The Definitive Graphic Design Guide for Student Affairs Professionals

Do you believe in love at first sight?

I do. And even if you’re not sure, I think we can agree that first impressions make a big difference. We have around seven seconds before we solidify our first impressions of any person. For images and websites, however, it’s in as quick as 50 milliseconds. Now, that’s fast!

If something looks good, we’re going to pay attention to it. This is especially true for data. A recent study found that visual data is the best way to combat misinformation on the internet.

“Where numbers are concerned, a good chart has the power to change hearts and minds above and beyond what a paragraph of text can do.”

— Christopher Ingraham in the Washington Post

Making a graphic is one thing, but making it look good is a whole other ball game. So, let’s look at some industry secrets to making good-looking data that will have your audience swiping right in no time.

What does good data look like?

There are some golden rules in creating good data visuals.

Comic Sans, Papyrus, and Microsoft Word clip art, for example, all belong in the restricted section of the Hogwarts library. (In fact, I’m pretty sure Microsoft Paint is a Horcrux, but let’s not get into it.) 

Frog on cloud background with text in papyrus font, says "Graphic design is my passion"

The above image is an example of what not to do. Please no.

Design Principles

Design principles are not well-kept secrets; a quick internet search will reveal copious blogs and tutorials on how to become a better designer. But as super busy student affairs professionals, you probably won’t have time to sort through it all. So, I’ve pulled together my top tips that I think will help you and your students.

A quick disclaimer, though: As with pretty much anything in life, and especially within creative industries, rules are meant to be broken. 

Yet, rule-breaking is best left to the professionals. So, although you might occasionally spot beautiful graphics that don’t follow these guidelines, these are the fundamental principles that will elevate the quality of your work and get people to pay more attention to it. If and when you break the rules, do so with intent and caution. 

Color Schemes

Pick two colors and stick to them

Always aim for around two main colors. Any more than two and you’re inching toward murky waters. 

Imagery that looks busy can be distracting and pull focus away from the most important information. However, black and white are not included as colors for this rule, so feel free to use them to your heart’s content.

Use different tints, tones, and shades

Using only two colors does not mean your image has to be boring. Use a color scheme generator (like Colors.co, Color.Adobe, and Palleton) to find complementary tints, shades, and tones. You can then use vivid colors to emphasize important information and use the more subdued colors for secondary information.

Use gradients for backgrounds

Instead of a solid color background, consider using a gradient. 

Gradients don’t have to have stark contrasts; they can be the same color, with a lighter tint at one end or a brighter circle in the center like a spotlight, AKA a radial gradient. A great resource for pre-made gradients is UI Gradients.

Use colors that match the industry and evoke a feeling

Colors play a huge role in capturing emotions. They can also communicate information to us, like how traffic lights and faucets use red to represent danger. Numerous studies have been conducted to try to understand what specific emotions colors evoke.

Additionally, companies and individuals within the same field often use same color industry-wide. For higher education, it’s blue. Here’s a graphic from Encoura of the educational techology landscape. Notice all that blue?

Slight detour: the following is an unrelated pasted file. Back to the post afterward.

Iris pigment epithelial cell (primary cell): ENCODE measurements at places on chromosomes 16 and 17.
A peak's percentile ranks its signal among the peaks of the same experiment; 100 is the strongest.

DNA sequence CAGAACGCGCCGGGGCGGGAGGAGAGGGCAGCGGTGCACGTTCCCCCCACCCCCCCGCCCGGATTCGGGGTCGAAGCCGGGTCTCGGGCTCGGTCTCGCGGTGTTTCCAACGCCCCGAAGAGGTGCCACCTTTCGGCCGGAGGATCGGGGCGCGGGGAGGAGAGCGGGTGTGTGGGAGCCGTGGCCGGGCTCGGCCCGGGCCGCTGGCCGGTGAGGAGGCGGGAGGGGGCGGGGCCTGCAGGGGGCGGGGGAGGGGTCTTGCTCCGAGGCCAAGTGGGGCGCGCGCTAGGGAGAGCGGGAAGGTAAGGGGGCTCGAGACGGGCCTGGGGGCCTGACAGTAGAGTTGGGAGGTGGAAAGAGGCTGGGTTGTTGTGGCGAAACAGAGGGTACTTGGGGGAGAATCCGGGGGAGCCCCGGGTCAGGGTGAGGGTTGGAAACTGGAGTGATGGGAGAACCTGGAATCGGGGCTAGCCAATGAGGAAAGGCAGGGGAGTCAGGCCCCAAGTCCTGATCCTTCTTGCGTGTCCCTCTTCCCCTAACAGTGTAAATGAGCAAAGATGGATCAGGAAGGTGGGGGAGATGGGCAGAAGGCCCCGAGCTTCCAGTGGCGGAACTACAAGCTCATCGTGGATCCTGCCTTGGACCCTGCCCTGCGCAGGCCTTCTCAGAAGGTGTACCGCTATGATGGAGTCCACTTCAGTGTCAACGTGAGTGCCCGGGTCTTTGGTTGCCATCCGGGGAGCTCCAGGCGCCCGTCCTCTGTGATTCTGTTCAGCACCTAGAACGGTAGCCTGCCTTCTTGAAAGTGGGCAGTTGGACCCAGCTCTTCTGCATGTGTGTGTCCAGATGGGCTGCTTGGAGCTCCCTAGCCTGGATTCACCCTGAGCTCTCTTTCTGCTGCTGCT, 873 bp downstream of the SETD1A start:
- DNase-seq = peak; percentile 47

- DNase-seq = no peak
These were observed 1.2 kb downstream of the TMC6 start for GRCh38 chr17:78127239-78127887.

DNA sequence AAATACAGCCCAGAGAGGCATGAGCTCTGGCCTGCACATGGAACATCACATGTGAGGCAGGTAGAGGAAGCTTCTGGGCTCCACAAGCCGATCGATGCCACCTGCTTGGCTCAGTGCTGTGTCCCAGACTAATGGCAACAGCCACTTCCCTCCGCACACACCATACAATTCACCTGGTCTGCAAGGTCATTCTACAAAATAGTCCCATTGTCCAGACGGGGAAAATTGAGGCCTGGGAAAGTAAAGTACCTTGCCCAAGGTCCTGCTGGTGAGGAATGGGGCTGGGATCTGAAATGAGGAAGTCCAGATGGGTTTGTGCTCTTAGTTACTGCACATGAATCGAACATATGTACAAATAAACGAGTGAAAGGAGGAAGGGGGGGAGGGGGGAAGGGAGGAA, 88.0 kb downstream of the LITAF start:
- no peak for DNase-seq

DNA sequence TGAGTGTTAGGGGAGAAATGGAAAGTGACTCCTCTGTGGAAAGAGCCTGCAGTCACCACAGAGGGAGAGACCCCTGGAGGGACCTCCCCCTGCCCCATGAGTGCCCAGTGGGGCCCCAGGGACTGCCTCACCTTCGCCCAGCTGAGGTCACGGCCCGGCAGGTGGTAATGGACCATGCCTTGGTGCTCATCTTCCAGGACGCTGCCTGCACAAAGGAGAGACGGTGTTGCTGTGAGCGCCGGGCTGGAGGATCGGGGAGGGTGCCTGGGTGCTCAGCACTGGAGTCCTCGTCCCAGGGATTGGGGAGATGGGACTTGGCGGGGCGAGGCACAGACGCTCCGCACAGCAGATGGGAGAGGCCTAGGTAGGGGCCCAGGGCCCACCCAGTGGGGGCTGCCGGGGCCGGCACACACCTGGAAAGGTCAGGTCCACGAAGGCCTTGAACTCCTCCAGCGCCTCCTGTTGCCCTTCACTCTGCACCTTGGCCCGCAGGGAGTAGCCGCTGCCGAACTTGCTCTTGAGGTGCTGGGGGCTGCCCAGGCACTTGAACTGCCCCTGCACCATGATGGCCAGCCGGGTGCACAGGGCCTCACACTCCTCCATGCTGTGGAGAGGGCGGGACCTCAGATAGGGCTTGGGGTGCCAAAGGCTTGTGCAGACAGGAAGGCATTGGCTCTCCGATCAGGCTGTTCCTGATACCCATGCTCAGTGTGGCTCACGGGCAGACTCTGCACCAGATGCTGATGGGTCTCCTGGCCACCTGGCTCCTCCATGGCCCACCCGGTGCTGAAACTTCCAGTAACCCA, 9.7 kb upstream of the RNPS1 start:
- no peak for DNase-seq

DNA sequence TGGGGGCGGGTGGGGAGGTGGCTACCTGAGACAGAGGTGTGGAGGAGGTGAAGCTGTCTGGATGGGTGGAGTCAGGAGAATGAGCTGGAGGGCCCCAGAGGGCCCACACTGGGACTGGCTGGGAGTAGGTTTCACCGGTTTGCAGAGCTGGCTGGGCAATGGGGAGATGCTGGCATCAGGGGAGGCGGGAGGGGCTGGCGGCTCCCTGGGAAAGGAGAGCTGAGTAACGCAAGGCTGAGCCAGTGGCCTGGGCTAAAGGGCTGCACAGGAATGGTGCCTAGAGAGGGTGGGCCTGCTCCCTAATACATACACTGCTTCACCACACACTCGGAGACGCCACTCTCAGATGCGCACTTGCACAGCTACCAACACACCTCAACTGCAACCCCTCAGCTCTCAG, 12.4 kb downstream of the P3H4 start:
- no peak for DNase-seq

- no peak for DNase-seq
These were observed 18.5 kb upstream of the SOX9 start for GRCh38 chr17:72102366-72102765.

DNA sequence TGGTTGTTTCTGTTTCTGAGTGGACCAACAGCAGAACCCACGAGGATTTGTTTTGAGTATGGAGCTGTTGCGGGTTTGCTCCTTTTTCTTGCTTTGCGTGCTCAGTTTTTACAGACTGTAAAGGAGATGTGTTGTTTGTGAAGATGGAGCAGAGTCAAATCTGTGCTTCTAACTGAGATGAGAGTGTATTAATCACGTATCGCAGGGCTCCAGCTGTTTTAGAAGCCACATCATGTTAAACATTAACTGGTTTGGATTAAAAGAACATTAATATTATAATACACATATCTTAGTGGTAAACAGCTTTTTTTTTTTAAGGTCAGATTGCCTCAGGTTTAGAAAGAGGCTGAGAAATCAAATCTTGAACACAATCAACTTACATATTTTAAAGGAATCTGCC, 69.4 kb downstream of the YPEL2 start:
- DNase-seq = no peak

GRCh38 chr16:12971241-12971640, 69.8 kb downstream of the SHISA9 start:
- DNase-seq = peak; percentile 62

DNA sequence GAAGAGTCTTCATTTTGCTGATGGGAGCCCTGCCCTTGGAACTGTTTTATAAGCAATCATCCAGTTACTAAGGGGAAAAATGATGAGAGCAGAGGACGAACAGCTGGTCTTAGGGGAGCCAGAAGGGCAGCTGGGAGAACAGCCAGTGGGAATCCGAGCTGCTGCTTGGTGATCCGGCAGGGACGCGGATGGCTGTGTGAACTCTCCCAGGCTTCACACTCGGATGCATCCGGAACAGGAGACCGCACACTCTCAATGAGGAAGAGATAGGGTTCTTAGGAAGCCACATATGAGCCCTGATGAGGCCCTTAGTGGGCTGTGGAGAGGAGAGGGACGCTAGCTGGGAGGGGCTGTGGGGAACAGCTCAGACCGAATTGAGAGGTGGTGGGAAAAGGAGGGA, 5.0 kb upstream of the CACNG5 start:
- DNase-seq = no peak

Source: Encoura

Use colors to tell a story

Color can help you communicate a story without text, which is especially helpful for infographics.

For example, if you’re presenting a report on two student organizations, you could assign a color to each org. Or, if you were showing a progression of students along a metaphorical pathway (such as toward learning outcomes), you could use colors to indicate the progression with red turning into green.

Fonts

Picking the right combination of fonts is tricky. A lot of it comes down to instinct and will depend on the structure and emotion of the image. But here are some general rules.

Find your personality font

We all want to find a font that stands out. That’s why Comic Sans, Papyrus, and Lobster became so popular. The trick is to not overuse what’s already been done.

If your image has a theme (such as retro, futuristic, or Halloween) you’ll want to find a typeface that fits it. This is called your personality font or display font. You want to use it sparingly — only for your most important information, like the title of an event, rather its location.

Some great places to find fonts, including many free ones, are Dafont, Google Fonts, and Adobe Fonts.

Mix font weights

A really easy way to emphasize important information is to combine a few different font weights, such as light, regular, bold, and extra bold. 

Put the most important information in the bigger, bolder font. Then, follow up with a lighter font beneath or above. 

Examples of a heavy weight font and a light weight font

Limit the number of fonts

Unlike with color, there’s no official rule regarding how many fonts are too many, but generally, you shouldn’t use more than three or four. Too many can become confusing and busy. It will look less professional, and people will pay less attention to it.

Mix a serif and sans serif

There are two main categories of fonts: Serif and san-serif. Serif fonts have additional lines or strokes at the end of each letter. 

Take a look at the edges of the letters in the image below. A sans-serif doesn’t have any additional strokes. Script and cursive fonts are almost always serif fonts. 

Image shows the difference between a serif and sans serif font

Image Source: Planetary.org

Don’t be afraid to mix these two types of fonts. They can be very complementary.

Don’t default to a drop shadow behind text

One of my personal pet peeves is when designers use drop shadows behind text to try to provide contrast over an image. 

An example of a poorly used dropshadow

If you want an image to sit behind text, that’s totally cool. But try to place text on clean, open space — such as a cloudless sky, rather than a busy brick wall. 

Another way to create contrast (without using a drop shadow) is to turn the brightness and/or contrast down on the image so that white text shows up better. You could also place a solid box behind the text.

Composition